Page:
The Perfect Shade of Blue: How Ziyech can paint a Chelsea Masterpiece

When Frank Lampard joined Chelsea in the summer of 2019, the common consensus of the fanbase was to avoid stacking the pressure on the Englishman. They had just lost their best player – Eden Hazard – to Real Madrid, had a transfer ban imposed on them and had hired a young, inexperienced manager, all with the overall aim of overhauling the squad.

Halfway through the season, however, Lampard started to impress the Chelsea faithfuls with an eye-catching style of football, and some brilliant results to back that up. With the club visibly in the driver’s seat to earn a Champions League spot now, the pressure is well and truly on.

Lampard has been able to harness most of the youngsters in the Chelsea squad, with the likes of Mason Mount, Tammy Abraham and Fikayo Tomori reaping the benefits of the transfer ban. His use of these youngsters, though, does not stem from the duress that has been put on the club by fans to watch one of their own in the blue shirt. It comes from what they bring to the table for him.

Overachieving. (Photo by Isabel Infantes/AFP/Getty Images)
Overachieving. (Photo by Isabel Infantes/AFP/Getty Images)

Chelsea’s energetic, fluid style of play and use of youth have earned them plaudits from all corners. Despite this, there are worrying signs that have emerged.

These hassles start from Chelsea’s style of defending. Lampard’s idea of defence is hugely demanding and consequently, exhaustive. The frontline is the first line of defence, narrowly pressing the opposition player with the ball, with Mount leading the line on several occasions, while the centre-forward sits slightly behind him.

The central midfielders and the full-backs shuttle upwards to cover passing lanes and act as the second layer of pressure, while the anchor – usually Jorginho – drops deep.

Lampard prefers his team resemble a deep block if the opposition build-up is slow and the first two layers of the press have been bypassed. His problems while attacking, however, stem against the same type of system – a low block.

Chelsea like to attack from wide, with the wingers tucking in while the full-backs make an overlapping run. They then feed the ball into the box with the help of low driven crosses, cut-backs or shots across the goal which find a second attacker. As a result, this means it becomes easier to defend when you have assembled a deeper line of defence. And at other times, it’s just too predictable.

Jorginho helps to add that defence-splitting killer pass from forty yards out, but the team lacks a creative outlet in the final third. This adds to uncertainty and frustration while attacking, leading players to try irrational shots from outside the box, misplacing passes and hogging the ball, among other things, consequently leading to turnovers.

Playing in the hybrid 8/10 role, Mount adds an attacking threat, but his best quality would be his well-timed runs into the box and long-range shots. He averages 1.4 key passes per game, but his xA per game reaches a mere 0.16, which is not even the highest in the Chelsea squad. Willian holds that post with 0.31 per game.

A lack of creativity. (Source: Understat)
A lack of creativity. (Source: Understat)

At the moment, the London outfit are not doing justice to either their xG or their xGA, underperforming both by 5.80 and 7.89 respectively. And when we figure in the inevitable departure of Pedro and Willian, it would have been safe to assume Chelsea were heading for trouble. Maybe not now, though.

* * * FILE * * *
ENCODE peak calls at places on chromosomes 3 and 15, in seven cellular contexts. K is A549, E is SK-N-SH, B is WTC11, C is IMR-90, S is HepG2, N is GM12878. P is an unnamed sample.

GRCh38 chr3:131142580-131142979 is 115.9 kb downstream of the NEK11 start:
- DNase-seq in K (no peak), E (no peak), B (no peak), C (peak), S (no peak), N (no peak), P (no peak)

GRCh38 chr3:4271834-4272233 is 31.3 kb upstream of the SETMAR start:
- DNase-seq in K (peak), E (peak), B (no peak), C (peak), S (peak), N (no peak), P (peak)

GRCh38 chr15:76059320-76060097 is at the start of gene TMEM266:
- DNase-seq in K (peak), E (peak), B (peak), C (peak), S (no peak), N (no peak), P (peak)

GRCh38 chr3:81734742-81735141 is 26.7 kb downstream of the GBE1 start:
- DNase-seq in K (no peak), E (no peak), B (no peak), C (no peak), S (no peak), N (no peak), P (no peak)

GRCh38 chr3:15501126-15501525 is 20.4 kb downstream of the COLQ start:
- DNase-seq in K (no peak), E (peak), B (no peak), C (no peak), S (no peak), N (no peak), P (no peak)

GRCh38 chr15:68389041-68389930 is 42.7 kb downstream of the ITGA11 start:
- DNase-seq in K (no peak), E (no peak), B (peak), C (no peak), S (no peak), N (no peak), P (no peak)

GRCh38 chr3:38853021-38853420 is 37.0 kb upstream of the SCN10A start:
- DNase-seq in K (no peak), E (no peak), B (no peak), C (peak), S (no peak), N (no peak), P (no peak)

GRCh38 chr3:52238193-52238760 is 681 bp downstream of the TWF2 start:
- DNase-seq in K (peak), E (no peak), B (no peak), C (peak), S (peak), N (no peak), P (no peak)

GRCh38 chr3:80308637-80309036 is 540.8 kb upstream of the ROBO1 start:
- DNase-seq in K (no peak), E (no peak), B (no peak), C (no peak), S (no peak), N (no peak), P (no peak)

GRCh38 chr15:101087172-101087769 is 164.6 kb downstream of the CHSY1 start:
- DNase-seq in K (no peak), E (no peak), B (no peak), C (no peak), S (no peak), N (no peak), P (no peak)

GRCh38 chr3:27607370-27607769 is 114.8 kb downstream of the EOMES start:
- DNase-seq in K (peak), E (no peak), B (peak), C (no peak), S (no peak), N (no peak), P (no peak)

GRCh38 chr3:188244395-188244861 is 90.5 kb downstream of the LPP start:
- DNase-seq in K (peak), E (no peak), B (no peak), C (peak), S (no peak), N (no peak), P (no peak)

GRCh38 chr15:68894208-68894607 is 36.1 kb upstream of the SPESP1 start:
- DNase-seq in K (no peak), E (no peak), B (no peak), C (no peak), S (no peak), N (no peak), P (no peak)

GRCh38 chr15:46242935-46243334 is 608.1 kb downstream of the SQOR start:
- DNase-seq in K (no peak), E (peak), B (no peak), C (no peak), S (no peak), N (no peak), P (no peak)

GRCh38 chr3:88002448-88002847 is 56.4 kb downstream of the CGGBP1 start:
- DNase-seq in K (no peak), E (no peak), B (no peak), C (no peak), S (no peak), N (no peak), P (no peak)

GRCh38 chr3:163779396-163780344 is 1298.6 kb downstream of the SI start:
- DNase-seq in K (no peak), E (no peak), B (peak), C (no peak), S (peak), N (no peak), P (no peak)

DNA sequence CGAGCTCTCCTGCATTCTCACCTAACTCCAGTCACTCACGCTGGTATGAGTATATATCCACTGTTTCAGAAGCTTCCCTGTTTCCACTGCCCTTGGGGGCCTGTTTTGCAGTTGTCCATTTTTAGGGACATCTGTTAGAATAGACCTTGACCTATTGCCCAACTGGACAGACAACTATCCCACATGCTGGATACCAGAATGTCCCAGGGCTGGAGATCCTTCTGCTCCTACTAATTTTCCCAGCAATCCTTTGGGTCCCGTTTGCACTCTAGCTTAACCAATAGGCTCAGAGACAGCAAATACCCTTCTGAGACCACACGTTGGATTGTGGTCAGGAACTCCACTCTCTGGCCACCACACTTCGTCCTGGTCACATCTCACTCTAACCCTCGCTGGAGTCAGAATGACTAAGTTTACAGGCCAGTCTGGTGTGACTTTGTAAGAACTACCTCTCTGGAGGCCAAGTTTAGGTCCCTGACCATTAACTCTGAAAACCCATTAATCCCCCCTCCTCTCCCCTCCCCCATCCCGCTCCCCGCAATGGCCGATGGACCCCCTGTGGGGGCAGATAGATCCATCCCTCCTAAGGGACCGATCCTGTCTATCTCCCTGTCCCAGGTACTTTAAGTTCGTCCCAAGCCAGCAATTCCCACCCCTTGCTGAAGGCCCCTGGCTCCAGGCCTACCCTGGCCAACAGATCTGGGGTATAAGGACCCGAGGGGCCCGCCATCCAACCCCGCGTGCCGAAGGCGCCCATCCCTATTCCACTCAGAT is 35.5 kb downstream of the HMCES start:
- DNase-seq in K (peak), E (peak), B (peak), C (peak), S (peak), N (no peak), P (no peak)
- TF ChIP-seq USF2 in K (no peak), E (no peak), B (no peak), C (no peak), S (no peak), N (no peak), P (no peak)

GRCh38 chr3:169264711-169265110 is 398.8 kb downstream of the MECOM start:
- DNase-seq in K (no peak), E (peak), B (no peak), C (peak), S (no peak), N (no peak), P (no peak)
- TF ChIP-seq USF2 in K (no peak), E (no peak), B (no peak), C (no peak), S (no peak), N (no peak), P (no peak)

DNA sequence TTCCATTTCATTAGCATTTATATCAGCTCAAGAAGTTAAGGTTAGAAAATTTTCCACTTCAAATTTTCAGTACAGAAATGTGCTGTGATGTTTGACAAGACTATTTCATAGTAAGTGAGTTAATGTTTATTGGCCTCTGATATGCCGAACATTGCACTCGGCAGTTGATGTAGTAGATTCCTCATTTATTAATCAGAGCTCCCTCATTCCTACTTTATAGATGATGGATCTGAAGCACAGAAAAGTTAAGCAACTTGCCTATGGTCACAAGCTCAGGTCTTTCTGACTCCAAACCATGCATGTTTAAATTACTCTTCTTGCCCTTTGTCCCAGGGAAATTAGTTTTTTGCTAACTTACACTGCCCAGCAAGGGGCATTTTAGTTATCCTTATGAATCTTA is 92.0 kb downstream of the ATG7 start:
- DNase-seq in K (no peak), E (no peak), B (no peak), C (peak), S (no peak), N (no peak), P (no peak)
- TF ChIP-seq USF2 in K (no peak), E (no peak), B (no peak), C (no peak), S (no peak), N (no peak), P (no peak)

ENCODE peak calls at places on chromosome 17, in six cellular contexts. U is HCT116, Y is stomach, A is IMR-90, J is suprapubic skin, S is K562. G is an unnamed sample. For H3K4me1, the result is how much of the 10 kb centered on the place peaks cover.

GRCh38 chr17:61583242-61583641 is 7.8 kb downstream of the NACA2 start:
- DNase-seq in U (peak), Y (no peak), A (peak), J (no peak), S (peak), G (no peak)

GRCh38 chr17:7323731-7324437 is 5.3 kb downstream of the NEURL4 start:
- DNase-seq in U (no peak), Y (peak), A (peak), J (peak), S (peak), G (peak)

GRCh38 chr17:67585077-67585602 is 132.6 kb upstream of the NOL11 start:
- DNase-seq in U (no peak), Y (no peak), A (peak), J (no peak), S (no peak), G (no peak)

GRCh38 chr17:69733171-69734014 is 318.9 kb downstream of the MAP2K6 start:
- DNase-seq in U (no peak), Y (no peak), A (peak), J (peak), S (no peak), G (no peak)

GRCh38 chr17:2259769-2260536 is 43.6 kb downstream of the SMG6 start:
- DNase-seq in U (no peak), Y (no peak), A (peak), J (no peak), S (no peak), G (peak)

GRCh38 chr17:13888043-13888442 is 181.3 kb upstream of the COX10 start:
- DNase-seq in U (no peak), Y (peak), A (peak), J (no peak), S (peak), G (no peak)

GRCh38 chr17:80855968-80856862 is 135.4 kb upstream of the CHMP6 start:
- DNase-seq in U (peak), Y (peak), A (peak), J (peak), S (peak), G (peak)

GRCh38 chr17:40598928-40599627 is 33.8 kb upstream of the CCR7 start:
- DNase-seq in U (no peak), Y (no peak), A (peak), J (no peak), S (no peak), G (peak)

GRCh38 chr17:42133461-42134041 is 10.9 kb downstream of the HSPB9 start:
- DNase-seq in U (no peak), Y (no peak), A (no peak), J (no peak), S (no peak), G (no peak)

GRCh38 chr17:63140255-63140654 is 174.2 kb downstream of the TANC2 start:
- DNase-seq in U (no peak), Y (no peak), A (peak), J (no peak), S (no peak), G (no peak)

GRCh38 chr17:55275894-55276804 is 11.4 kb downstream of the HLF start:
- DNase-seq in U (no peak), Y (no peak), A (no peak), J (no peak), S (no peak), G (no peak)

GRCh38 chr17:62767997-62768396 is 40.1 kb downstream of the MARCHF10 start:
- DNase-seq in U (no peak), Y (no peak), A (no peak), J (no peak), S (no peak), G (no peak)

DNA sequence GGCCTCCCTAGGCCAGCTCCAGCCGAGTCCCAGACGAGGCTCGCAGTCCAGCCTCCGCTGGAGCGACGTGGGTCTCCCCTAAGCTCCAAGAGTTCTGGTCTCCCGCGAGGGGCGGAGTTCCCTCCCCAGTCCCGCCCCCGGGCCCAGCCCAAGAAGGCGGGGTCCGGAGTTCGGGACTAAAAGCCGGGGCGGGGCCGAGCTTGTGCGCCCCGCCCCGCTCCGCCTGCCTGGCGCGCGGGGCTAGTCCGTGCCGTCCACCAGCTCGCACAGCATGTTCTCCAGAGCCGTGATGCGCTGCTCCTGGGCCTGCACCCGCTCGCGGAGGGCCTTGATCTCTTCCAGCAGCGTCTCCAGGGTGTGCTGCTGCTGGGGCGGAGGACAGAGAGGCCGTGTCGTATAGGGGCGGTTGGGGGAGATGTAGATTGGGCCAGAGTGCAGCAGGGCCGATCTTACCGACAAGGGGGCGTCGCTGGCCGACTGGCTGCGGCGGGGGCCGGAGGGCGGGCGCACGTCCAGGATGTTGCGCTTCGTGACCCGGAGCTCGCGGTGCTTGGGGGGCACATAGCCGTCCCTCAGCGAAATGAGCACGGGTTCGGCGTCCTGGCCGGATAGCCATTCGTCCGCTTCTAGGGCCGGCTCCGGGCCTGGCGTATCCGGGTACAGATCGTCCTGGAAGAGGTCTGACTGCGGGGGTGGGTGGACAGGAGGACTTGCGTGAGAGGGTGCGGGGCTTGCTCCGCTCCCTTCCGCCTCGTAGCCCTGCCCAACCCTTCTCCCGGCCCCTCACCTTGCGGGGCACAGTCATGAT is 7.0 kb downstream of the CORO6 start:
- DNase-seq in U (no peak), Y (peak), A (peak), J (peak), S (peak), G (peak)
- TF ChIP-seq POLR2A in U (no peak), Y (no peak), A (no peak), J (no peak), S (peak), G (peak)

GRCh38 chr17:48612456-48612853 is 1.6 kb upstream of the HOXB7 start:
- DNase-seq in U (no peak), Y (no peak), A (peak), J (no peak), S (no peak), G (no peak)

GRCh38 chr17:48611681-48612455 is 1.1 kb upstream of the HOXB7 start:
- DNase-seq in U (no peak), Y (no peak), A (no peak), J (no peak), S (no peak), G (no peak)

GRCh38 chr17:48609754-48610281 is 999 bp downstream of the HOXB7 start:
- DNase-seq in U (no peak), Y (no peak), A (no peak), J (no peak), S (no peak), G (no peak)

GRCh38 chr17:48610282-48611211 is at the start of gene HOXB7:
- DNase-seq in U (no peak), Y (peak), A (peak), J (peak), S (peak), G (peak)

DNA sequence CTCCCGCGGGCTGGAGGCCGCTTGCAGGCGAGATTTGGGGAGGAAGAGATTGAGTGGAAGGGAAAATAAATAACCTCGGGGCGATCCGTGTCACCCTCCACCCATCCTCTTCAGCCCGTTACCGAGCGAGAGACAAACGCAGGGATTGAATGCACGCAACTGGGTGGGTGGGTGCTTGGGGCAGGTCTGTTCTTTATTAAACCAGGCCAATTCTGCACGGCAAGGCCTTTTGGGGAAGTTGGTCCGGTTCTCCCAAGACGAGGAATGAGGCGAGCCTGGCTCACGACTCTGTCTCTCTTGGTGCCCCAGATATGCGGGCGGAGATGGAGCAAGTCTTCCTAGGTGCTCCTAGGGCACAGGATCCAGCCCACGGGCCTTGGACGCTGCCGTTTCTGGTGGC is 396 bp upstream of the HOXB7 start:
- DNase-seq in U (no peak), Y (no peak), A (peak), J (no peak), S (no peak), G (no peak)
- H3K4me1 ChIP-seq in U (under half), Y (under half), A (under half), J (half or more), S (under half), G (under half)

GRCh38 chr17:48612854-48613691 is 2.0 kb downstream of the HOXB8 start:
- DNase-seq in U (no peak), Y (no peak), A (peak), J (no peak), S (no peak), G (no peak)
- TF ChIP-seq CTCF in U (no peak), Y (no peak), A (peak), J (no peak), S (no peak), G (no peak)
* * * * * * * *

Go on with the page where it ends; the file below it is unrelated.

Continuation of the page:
As his first season comes to a close, it is clear that what Frank Lampard’s needs in his team is quantity on one end of the pitch and quality on the other. Also evident is the fact that Chelsea are overperforming with the kind of squad depth they have and their needs in the transfer market are far from boorish.

Chelsea require(d) a left-back, a centre-back, a winger and a striker before they head into the next campaign, or they will be run down, as they have so often this season. They have been linked with several defenders who could fill the gaps, but a move has not gone through. Chelsea’s signing of Timo Werner has already become this window’s headliner; it might not be the most crucial one, though.

Presenting – The Wizard of Amsterdam

You're a wizard, Hakim. (Photo by Dean Mouhtaropoulos/Getty Images)
You’re a wizard, Hakim. (Photo by Dean Mouhtaropoulos/Getty Images)

After closing in on him for several months, Chelsea announced the signing of Hakim Ziyech on February 14 of this year for €40 million, with little to no competition. This deal could have been pulled off in January itself, but Ajax did not want to run the risk of losing the best player in the league and damaging their chances of retaining the Eredivisie.

According to The Athletic, this venture comes after three years of intensive scouting done by Chelsea. The transfer could have gone through last summer, too, if not for their transfer ban. Frank Lampard & co. have, however, finally signed the world-class winger-playmaker at the peak of his powers. He is someone who will give them the cutting edge they have lacked this season.

The Ajax star played in a wide variety of positions during his time in Netherlands, starting from central midfield as a No. 8 to a False Nine and everything in between. Despite his versatility, he is at home on the right flank; a role he made his own in a 4-3-3 as well as a 4-2-3-1.


Levels. (Source: Tifo Football)

Ziyech has gone from strength to strength as teammates and seasons have passed him by. He is the only player who has lived up to and arguably improved from Ajax’s fairytale 2018/19 campaign.

At Ajax, Ziyech was never burdened with the load of stringent positioning; he was always more of a free spirit. A lot of credit for that can be given to Peter Bosz, who refused to play him on the wing. “He belongs in the No. 10 role — he’s a creative boy who does not belong on the flanks,” he said. Ziyech continued to rack up numbers in every role he was given, but it was under Erik ten Hag that he showed his true potential.

As a left-footed inside forward, the Moroccan loves to start out wide and tuck in on his left before attempting a shot at goal, or changing flanks. He boasts of threateningly accurate crosses, but is more than capable of disrupting defences with a deadly through ball. Usually, Ziyech loves to test the keeper from range by curling the ball past the back-line, but this season, he has adopted a new approach to finding the net.

Before drifting inwards, he spots a runner on the other side of the pitch who is moving into the box. Ziyech then rolls the ball to his left, and before the defenders know what happened, he whips the perfect cross right on to the feet of his teammate, who has just the keeper to beat. This was difficult to do last season with David Neres, who liked to rove on the edge of the box than inside it. Chelsea themselves have been on the receiving end of Ziyech’s wicked curler to Quincy Promes.